- Forum member is defined as being a member of the forum before the feeler thread started (June 29, 2010).

However, in order to do say thanks to the folks who have contributed so much to this feeler thread and expressed their interest to buy one, I will be offering the PhD-M6 pack at the special introductory price of $145, for those 38 forum members that expressed their interest in the feeler thread (42 packs max as of the end of July). As I mentioned earlier, that was a non-committal list, so those 38 forum members don't have to buy a pack, but if they do want one, those forum members can buy it at the special introductory price.

Prices don't include shipping, insurance, nor tracking, and you need to provide your own 3x protected 17670 cells/charger. I will clarify shipping options on the sale thread, but I am expecting to use USPS Priority Shipping Small Flat Rate box which will be $5 domestic (USA) and $15 for international destinations.

Eric and I have already been ordering parts and building production pieces based on these feeler quantities (and some extra amount), so as soon as we get feedback from LuxLuthor and leukos, and assuming that they determine the pack is ready, I will start the sales thread.

Before I go much further I want to thank Alan, Jimmy, George, Eric and others for helping me get this project moving - they truly have been awesome and have taught me a lot :bow:

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Jan 10, 2005
Texas, USA, Earth
non committal interest list on the PhD-M6 V1 for the stock M6 using 3x 17670 AW protected cells

updated: 7/21/10

1) donn - 1
2) jtivat - 1
3) jamesmtl154 - 1
4) Justin Case - 1
5) ShineOnYouCrazyDiamond - 1
6) my gentle cry - 1
7) Iliger - 1
8) Alan B - 1
9) Starlight - 1
10) Mettee - 1
11) sterr11 - 1
12) derangboy - 1
13) Tim W - 1
14) Yavox - 1
15) leukos - 2
16) Not So Bright - 1
17) whitedoom34 - 1
18) Steve in SoCal - 1
19) DimeRazorBack - 1
20) DM51 - 1
21) alantch - 1
22) ramplit - 1
23) jkt - 2
24) OscarTheDog - 1
25) ronson5 - 1
26) senna94 - 1
27) lt01Firefox - 1
28) LuxLuthor - 2
29) RichS - 1
30) BSBG - 1
31) Grox - 1
32) oldways - 1
33) jdriller - 1
34) Trop#26 - 2
35) RobertM - 1
36) rdh226 - 1
37) LED61 - 1
38) MrBadExample - 1

total so far = 42 (count as of end of July)
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Flashlight Enthusiast
Dec 7, 2008
Really awesome offering, I am quite sure there will be ample interest in this one.

Justin Case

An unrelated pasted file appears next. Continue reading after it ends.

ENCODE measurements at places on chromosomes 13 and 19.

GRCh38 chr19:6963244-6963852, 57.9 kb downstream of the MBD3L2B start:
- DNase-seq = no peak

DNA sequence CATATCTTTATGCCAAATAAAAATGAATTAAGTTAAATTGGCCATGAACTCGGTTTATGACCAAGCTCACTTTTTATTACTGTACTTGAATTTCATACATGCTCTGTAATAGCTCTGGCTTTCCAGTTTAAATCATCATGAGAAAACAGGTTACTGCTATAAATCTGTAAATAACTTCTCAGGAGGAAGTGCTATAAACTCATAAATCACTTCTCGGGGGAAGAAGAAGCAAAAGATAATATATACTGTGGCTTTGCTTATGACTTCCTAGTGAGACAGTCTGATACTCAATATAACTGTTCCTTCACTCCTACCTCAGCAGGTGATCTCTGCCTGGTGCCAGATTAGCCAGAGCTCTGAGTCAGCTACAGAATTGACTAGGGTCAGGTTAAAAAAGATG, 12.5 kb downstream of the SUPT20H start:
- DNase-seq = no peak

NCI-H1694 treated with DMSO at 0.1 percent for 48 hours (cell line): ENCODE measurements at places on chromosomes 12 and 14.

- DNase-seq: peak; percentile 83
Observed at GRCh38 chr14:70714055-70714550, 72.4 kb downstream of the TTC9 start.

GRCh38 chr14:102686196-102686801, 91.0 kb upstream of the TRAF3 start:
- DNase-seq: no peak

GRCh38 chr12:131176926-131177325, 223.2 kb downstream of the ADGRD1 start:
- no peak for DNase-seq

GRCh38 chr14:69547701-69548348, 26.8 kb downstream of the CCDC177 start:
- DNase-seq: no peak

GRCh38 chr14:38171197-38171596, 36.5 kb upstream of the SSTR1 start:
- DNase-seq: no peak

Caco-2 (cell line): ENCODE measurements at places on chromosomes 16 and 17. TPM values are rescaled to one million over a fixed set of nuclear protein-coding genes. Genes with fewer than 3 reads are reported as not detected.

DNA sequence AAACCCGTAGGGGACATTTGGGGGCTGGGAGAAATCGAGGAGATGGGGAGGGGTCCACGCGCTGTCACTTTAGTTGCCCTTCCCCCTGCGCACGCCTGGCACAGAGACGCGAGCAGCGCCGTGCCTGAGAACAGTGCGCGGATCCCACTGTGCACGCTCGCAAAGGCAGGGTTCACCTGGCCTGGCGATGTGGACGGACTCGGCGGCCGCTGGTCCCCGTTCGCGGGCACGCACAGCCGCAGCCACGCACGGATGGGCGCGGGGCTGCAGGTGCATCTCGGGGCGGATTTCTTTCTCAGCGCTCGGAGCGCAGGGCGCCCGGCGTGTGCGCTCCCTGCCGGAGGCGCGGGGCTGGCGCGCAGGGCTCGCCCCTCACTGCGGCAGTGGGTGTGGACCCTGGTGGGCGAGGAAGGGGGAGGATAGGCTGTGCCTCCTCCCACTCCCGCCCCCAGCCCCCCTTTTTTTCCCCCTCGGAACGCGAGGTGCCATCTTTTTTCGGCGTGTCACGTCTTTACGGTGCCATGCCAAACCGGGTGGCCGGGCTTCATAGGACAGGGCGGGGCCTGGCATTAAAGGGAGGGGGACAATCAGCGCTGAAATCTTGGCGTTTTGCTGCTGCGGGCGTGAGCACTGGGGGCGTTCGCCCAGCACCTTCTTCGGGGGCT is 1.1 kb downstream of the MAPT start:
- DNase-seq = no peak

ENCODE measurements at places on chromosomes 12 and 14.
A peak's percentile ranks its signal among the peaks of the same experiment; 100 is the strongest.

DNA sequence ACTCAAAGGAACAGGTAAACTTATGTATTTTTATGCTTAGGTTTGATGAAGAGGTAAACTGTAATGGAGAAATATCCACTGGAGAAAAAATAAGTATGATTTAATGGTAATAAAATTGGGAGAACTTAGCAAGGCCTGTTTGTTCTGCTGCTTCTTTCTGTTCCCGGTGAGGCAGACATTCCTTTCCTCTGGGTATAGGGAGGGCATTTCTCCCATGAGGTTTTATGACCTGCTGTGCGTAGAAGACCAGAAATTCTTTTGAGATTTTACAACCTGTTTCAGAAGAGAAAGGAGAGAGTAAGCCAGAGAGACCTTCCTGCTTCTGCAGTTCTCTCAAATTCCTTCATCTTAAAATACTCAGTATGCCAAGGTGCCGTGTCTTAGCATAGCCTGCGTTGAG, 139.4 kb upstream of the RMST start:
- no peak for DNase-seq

Flashlight Enthusiast
Mar 19, 2008
I am interested in one or two.

What are the initial voltage draws for the SF and LF bulbs you referenced when directly driven in stock M6 configuration, e.g., does an MN21 normally get 6.8V when driven by the stock M6 3S2P 123A carrier?

For the WA1111, I would probably run it at Level 3, which is the voltage I use in my Mag1111 using a JM-PhD-D1 regulator.

Also, in video 1 it seems that the Vrms reading from the Fluke is about 0.1V-0.2V low. When Vin from your Agilent supply is less than Vout so that the PWM duty cycle is max'ed out, instead of Vout = Vin (8.00V), Vout = 7.820V. The Tek scope trace looks like the max duty cycle isn't quite 100%. I assume that's the reason why Vout <> Vin in this case? When you apparently increase Vin (11 something volts?), Vout = 10.681V, again slightly low vs the 10.8V target. In video 2, Vout seems to vary slightly depending on Vin. At an apparent 8V in, Vout = 4.752V. When you increased Vin to what I assume was 12.80V, Vout = 4.686V. Are these simply pre-production artifacts?
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Flashlight Enthusiast
Aug 18, 2009
Glad to see this project come to fruition. I have been following it closely for the past few months. Great job!! :thumbsup:

Please sign me up for one definitely, maybe two.


Jan 10, 2005
Texas, USA, Earth
What are the initial voltage draws for the SF and LF bulbs you referenced when directly driven in stock M6 configuration, e.g., does an MN21 normally get 6.8V when driven by the stock M6 3S2P 123A carrier?

On a stock M6, driven by the factory battery holder and using standard CR123 cells:
- the MN20 settles to about 7.4 volts (after the cells sag from the 2-3 amp load)
- the MN21 settles to about 6.8 volts (after the cells sag from the approx 5 amp load)

With the PhD-M6 pack, since we are doing true voltage regulation, we are constantly adjusting the duty cycle of the PWM signal to the MOSFET to keep the output RMS voltage on target. As the battery drains the micro-controller will keep increasing the duty cycle to keep that output constant. Once the battery drains enough that the regulation is no longer possible, the bulb will start to dim if the cells have not reached their discharged protection circuit level.

Note than then I said above that we got about an hour with the MN20 and 25 minutes with the MN21, that was at full, constant output, with no dimming. After that time the cells were simply depleted and their internal protection circuitry shuts down the cell which shuts down the light.


Mar 7, 2009
I will take one as soon as I buy my first M6, which should be about November or December.

Is there any chance you will be producing a version with the circuit board only, requiring some kind of extender to be uses between the battery tube and the tailcap? This would be more universal for me, because I could think about getting the Megallenium body and using the cells with more capacity than 17670s... ?